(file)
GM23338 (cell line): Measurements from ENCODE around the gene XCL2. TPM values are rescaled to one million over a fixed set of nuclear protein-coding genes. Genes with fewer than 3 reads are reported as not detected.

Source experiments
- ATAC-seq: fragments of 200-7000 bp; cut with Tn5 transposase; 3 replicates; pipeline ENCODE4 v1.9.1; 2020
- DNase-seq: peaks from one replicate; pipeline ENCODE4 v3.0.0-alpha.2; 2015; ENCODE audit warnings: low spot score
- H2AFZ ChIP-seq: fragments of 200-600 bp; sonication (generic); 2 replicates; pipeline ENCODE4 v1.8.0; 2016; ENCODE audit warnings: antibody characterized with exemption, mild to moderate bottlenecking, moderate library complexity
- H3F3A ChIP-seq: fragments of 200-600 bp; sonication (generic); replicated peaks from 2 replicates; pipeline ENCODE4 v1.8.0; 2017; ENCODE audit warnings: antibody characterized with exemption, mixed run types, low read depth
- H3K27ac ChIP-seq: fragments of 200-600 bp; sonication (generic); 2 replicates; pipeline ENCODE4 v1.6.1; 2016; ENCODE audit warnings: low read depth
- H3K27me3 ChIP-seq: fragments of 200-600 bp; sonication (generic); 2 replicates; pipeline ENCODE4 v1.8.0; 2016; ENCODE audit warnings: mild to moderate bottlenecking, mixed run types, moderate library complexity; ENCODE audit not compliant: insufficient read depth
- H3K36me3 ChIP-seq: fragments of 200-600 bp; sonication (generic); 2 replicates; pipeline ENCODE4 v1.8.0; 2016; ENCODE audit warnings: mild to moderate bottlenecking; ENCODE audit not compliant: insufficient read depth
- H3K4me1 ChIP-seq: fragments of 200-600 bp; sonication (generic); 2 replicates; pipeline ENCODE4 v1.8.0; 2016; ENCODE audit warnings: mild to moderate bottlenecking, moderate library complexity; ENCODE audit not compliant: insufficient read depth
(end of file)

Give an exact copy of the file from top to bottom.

GM23338 (cell line): Measurements from ENCODE around the gene XCL2. TPM values are rescaled to one million over a fixed set of nuclear protein-coding genes. Genes with fewer than 3 reads are reported as not detected.

Source experiments
- ATAC-seq: fragments of 200-7000 bp; cut with Tn5 transposase; 3 replicates; pipeline ENCODE4 v1.9.1; 2020
- DNase-seq: peaks from one replicate; pipeline ENCODE4 v3.0.0-alpha.2; 2015; ENCODE audit warnings: low spot score
- H2AFZ ChIP-seq: fragments of 200-600 bp; sonication (generic); 2 replicates; pipeline ENCODE4 v1.8.0; 2016; ENCODE audit warnings: antibody characterized with exemption, mild to moderate bottlenecking, moderate library complexity
- H3F3A ChIP-seq: fragments of 200-600 bp; sonication (generic); replicated peaks from 2 replicates; pipeline ENCODE4 v1.8.0; 2017; ENCODE audit warnings: antibody characterized with exemption, mixed run types, low read depth
- H3K27ac ChIP-seq: fragments of 200-600 bp; sonication (generic); 2 replicates; pipeline ENCODE4 v1.6.1; 2016; ENCODE audit warnings: low read depth
- H3K27me3 ChIP-seq: fragments of 200-600 bp; sonication (generic); 2 replicates; pipeline ENCODE4 v1.8.0; 2016; ENCODE audit warnings: mild to moderate bottlenecking, mixed run types, moderate library complexity; ENCODE audit not compliant: insufficient read depth
- H3K36me3 ChIP-seq: fragments of 200-600 bp; sonication (generic); 2 replicates; pipeline ENCODE4 v1.8.0; 2016; ENCODE audit warnings: mild to moderate bottlenecking; ENCODE audit not compliant: insufficient read depth
- H3K4me1 ChIP-seq: fragments of 200-600 bp; sonication (generic); 2 replicates; pipeline ENCODE4 v1.8.0; 2016; ENCODE audit warnings: mild to moderate bottlenecking, moderate library complexity; ENCODE audit not compliant: insufficient read depth